The global push to achieve net-zero carbon emissions by the middle of the century has pressured companies to step up their sustainability efforts. This means adopting technologies and practices to reduce carbon emissions also raising employee awareness about climate change.
In recent months, several high-profile companies – including global consulting firms Bain & Company and Deloitte and British automaker Jaguar Land Rover (JLR) – have initiated training programs designed to help employees navigate climate change and the energy transition. Meanwhile, a lesser-known startup called Climate Club launched a carbon reduction platform that companies can use to teach their people about sustainability.
Deloitte was first out of the gate, announcing in early August that it had begun the rollout of a new climate learning program for all 330,000 of its people worldwide. The program, which Deloitte proclaimed was “first-of-its-kind” among major global organizations, aims to help employees learn about the impacts of climate change and empower them to make responsible climate choices at home and work.
Deloitte’s digital learning program includes a module with videos, interactive data, and personal testimonials from associates who have already taken climate action. The London-based company will also provide content in different mediums to increase climate literacy.
The learning program is part of a broader Deloitte effort to achieve net-zero greenhouse gas emissions by 2030.
“For companies to build long-term sustainable value for all stakeholders, they must do their part to build an equitable and sustainable future,” Deloitte Global CEO Punit Renjen said in an Aug. 4 press release. “With company-wide climate learning, businesses can develop a culture of sustainability and climate-conscious thinking at the very core of their work.”
On Sept. 28, Boston-based Bain & Co. unveiled a post-graduate-level global ESG training program to all its consultants worldwide.
The program will operate under the name of the Further Academy and was developed to support Bain’s aim to integrate ESG into 100% of its client work, focusing on accelerating the transition to clean energy, transforming global food systems, and advancing diversity and equity.
The Further Academy will train all associates, from entry-level employers to senior partners. University partners include London’s Imperial College Business School, the Massachusetts Institute of Technology (MIT), HEC Paris, Solvay Brussels School of Economics and Management, Delft University of Technology in the Netherlands, and the Melbourne Business School’s Centre for Sustainability in Australia.
Forty hours of post-grad-level training modules will be provided to each consultant, mainly delivered in live sessions. Modules include climate change, the energy transition, sustainable development, diversity, equity, and inclusion.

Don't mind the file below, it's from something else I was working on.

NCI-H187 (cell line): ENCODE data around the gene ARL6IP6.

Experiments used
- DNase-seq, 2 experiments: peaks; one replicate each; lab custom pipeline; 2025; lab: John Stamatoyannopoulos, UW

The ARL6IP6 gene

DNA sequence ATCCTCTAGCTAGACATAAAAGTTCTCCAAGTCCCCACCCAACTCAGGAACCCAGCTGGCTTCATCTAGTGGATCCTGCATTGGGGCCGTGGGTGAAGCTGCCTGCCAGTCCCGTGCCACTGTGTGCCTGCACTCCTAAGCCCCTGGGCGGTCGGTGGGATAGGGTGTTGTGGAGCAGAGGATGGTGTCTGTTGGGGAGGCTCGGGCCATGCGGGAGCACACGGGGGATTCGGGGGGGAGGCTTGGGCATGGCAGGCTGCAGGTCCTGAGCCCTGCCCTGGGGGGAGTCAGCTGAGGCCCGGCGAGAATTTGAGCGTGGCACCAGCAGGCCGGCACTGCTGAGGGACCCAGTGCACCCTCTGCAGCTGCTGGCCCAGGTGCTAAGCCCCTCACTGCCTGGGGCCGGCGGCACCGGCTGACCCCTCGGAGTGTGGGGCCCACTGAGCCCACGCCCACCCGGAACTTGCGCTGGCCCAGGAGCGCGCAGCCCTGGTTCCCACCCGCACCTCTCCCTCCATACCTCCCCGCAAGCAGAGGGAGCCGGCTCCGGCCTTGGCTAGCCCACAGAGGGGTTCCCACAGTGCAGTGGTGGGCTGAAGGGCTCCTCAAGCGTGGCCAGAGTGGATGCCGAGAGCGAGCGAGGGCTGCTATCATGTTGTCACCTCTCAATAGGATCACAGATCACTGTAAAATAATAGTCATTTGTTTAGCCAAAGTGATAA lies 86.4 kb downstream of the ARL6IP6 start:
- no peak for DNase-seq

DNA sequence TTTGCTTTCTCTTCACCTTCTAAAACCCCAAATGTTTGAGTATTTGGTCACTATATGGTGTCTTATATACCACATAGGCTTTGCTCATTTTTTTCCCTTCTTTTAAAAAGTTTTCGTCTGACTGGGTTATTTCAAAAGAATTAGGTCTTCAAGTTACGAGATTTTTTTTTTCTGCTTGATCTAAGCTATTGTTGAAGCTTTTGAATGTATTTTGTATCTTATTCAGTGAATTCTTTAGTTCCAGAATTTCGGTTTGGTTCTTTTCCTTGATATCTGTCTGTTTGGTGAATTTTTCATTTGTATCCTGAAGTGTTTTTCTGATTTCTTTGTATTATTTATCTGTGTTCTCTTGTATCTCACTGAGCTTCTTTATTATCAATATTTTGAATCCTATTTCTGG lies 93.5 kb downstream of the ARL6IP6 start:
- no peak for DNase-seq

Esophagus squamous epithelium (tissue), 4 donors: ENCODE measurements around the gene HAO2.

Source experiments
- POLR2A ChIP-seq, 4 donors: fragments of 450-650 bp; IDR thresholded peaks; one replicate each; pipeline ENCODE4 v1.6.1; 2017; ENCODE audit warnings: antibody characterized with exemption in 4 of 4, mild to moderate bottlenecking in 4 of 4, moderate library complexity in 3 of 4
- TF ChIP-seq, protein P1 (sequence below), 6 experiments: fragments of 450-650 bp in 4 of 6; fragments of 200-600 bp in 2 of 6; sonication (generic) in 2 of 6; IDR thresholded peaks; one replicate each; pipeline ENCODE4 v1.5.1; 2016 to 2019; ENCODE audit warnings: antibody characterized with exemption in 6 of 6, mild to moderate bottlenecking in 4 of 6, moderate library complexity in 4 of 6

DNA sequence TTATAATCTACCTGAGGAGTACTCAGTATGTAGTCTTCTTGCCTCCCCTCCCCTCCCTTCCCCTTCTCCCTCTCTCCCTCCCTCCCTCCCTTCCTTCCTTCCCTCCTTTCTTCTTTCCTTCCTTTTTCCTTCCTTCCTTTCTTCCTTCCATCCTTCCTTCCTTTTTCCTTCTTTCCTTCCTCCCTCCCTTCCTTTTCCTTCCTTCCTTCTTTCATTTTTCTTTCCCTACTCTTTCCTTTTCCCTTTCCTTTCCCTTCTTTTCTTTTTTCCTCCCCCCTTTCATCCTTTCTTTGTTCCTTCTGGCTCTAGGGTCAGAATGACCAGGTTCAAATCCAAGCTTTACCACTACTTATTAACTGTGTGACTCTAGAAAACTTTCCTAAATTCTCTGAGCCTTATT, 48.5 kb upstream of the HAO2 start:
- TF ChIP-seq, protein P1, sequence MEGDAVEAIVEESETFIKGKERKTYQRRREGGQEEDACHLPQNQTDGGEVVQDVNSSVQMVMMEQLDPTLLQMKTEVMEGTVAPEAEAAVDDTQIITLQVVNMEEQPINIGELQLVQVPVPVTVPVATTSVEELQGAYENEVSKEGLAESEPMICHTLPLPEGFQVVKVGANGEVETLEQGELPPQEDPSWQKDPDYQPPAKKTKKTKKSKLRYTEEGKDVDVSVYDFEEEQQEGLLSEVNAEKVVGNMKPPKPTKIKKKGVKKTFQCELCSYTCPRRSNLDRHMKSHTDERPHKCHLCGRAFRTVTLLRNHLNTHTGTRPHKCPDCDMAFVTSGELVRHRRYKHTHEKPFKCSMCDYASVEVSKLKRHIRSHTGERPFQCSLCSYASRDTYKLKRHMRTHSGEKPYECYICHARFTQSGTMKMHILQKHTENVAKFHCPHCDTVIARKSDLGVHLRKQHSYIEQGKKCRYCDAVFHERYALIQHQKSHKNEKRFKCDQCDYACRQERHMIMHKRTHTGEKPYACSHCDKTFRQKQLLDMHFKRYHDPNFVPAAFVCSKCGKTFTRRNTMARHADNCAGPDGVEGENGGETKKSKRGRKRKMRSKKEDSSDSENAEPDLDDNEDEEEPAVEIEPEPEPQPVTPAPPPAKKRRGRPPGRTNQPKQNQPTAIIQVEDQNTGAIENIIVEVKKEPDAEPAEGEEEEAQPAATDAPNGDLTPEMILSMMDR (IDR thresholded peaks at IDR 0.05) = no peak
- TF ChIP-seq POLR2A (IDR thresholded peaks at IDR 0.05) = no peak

“Reaching net zero on a global scale requires a tremendous investment in ESG skills,” François Faelli, global managing partner for ESG at Bain, said in a news release. “With the implementation of this program across all areas of our business, consultants will be empowered to work alongside clients to co-create the future and generate lasting impact.”
Bain is also among the companies that will use the Climate Club platform, which publicly launched on Sept. 28 with $6.5 million in seed funding. The funding round was led by XYZ Venture Capital and Vestigo Ventures, with participation from Red Sea Ventures, MCJ Collective, and other investors.
Climate Club, co-founded in 2021 by CEO Adam Braun and Chief Business Officer Philip Charm, aims to help reverse climate change by working with sustainability leaders at large enterprises.
The goal is to help clients reduce carbon emissions and maximize the business impact of climate action through a combination of training, goal setting, trackable actions, rewards, and recognition. Bain isn’t Climate Club’s only high-profile client. The New York-based startup has also signed up Facebook owner Meta.
“Too often, corporate sustainability programs are limited to purchasing clean energy and buying offsets,” Braun said in a press release. “Those centralized actions leave out the organization’s most powerful component — its people. People-powered carbon reduction means that every employee is engaged in the journey to Net Zero.”
Jaguar Land Rover’s climate learning program, also announced on Sept. 28, involves retraining more than 60% of JLR and franchised retailer employees around the world – about 29,000 people – to develop, manufacture, and service electric vehicles over the next three years. Most of JLR’s retail technicians will be trained this fiscal year to tackle emerging skills gaps.
In addition to training technicians, JLF will retrain thousands of automotive engineers and production employees who previously worked on internal combustion cars. The retraining program will specialize in electrification, digital and autonomous cars.
JLR plans to cease production of combustion engines at its Jaguar unit by 2025, Bloomberg reported. The company’s larger Land Rover unit is expected to launch its first fully electric model in 2024.
“Our plans to electrify our product portfolio are running at pace, and we are rapidly scaling up our future skills training program to ensure we have the right talent to deliver the world’s most desirable modern luxury electric vehicles,” Barbara Bergmeier, Industrial Operations Executive Director at JLR, said in a statement. “Developing the skilled global workforces needed to design, build and maintain the vehicles of the future is foundational.”